Carriers for life?

Discussion in 'Emergencies / Diseases / Injuries and Cures' started by WiseOwl5, Aug 18, 2016.

  1. WiseOwl5

    WiseOwl5 Out Of The Brooder

    Recently we had a chicken come down with some sort of respiratory infection and die.

    https://www.backyardchickens.com/t/1127966/13-week-old-chicken-labored-breathing

    We gave all of our birds antibiotics as recommended by a member on this forum but we have a problem. We have recently read that if chickens are exposed to a respiratory illness they are carriers for life. Is this true? Because that would mean all our birds have it permanently.

    We were going to sell some roosters but do we dare sell them now? Won't they get someone else's flock sick? Also, will it pass down if we raise chicks next spring? Can we eat the eggs once they start laying? We're very worried we are going to have cull them all and start over now.
     
  2. heatherlaw

    heatherlaw Chillin' With My Peeps

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    I've never dealt with respritory in my own flock but my father-in-law has one sick with something right now. Yes, it's bad and they can be carriers for life. He almost came and dropped his sick hen off with my flock and I freaked out. Fortunately I was able to explain before he showed up and exposed my birds.
    If I were you I would have your birds tested. I don't think most vets will do it but most states have a state laboratory that will do necropsys on dead birds and they may test you live flock and at least tell you if they are carrying anything or not. If the results are negative then you can breath easy, but if they find something then you will need to have a closed flock, or else destroy your flock, build a new coop and clean everything before you get more birds. It's a huge bummer I know, but getting them tested would at least let you know what you are up against, if anything.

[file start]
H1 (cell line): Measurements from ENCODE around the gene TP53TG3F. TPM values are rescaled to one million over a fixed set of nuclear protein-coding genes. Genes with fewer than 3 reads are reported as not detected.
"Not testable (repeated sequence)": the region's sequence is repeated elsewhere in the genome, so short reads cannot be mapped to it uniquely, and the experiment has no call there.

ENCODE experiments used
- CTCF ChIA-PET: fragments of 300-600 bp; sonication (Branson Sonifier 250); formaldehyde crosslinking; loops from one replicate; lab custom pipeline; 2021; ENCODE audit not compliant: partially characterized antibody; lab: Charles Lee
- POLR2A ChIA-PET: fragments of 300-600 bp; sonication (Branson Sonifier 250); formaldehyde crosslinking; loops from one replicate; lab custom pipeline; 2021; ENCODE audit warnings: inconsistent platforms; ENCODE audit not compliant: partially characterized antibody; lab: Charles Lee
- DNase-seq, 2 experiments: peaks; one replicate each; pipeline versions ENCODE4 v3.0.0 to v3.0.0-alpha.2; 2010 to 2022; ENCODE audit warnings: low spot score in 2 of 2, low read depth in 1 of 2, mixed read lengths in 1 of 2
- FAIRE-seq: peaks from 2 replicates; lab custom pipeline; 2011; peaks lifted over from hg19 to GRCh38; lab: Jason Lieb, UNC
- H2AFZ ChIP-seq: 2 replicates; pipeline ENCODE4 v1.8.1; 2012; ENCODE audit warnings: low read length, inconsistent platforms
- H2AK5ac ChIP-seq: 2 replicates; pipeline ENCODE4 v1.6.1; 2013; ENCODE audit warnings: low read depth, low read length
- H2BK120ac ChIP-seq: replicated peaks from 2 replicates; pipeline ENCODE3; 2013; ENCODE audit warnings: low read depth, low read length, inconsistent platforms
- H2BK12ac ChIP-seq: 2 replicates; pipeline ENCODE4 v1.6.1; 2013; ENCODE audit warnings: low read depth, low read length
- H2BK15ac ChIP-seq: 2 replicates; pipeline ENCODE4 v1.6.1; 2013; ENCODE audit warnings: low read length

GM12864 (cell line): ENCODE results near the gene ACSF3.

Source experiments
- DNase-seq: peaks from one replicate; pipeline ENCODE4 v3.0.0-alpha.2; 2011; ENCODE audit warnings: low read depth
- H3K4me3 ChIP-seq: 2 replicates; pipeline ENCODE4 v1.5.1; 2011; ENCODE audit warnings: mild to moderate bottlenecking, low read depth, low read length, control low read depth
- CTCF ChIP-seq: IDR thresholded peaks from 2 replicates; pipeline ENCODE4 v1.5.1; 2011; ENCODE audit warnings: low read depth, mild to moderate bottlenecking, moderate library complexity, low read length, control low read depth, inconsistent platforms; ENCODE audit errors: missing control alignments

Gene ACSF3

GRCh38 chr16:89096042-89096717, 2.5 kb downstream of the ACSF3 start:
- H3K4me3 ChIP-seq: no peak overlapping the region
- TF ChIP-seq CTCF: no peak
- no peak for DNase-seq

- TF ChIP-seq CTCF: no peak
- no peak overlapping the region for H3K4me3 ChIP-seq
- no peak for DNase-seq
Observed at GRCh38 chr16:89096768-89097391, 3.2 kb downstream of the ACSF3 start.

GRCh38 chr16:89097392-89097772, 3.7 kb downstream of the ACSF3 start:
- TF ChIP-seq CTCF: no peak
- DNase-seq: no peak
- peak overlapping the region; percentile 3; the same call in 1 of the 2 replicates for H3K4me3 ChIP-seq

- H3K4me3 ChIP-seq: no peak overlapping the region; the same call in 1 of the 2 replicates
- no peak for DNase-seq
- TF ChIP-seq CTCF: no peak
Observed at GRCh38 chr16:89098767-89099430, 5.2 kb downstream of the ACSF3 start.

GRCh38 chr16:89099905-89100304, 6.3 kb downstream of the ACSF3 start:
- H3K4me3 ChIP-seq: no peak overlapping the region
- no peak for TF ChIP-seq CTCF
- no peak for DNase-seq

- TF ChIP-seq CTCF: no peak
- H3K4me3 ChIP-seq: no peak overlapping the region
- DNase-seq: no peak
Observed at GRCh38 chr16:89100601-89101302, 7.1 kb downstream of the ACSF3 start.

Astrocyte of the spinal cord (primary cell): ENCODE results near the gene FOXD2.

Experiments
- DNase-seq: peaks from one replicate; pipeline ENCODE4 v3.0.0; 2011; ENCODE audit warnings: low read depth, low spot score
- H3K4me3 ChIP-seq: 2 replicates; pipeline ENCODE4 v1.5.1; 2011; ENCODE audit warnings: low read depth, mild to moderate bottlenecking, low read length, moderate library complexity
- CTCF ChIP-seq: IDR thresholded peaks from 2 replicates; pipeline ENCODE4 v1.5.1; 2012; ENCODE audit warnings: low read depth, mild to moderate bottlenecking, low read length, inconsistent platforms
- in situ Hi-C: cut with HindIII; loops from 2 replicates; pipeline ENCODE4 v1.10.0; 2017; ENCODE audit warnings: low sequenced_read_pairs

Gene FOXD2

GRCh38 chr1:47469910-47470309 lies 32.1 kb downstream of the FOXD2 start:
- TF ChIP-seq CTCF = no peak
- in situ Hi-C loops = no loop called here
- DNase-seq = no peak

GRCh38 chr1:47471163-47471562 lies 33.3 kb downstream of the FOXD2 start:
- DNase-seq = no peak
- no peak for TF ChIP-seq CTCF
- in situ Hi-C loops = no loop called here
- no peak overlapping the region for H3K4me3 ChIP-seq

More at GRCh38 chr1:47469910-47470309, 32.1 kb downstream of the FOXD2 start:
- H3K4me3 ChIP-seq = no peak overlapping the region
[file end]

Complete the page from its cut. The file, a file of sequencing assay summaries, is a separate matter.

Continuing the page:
Do you know what exact disease your chicken had?
     
  3. heatherlaw

    heatherlaw Chillin' With My Peeps

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    I just saw you are from Canada :) sorry. Guess a state lab won't do you any good but I would start checking around. I live in California and there is a university that will do those sorts of things for free so their students can practice. See if one of your local university's will do that, and check with your local vets
     
  4. WiseOwl5

    WiseOwl5 Out Of The Brooder

    No, we don't. I don't think it was Chronic Respiratory Disease because it wasn't the same symptoms. We can't afford to have testing done though. How much would it cost? We live in Canada so I'm not sure if we even have such a lab.

    Edit: I didn't see your latest reply. I don't think we would have a university close by, maybe 3 hours away. We do have a college though. We didn't keep the dead body of the chicken if that's what your saying.
     
    Last edited: Aug 18, 2016
  5. heatherlaw

    heatherlaw Chillin' With My Peeps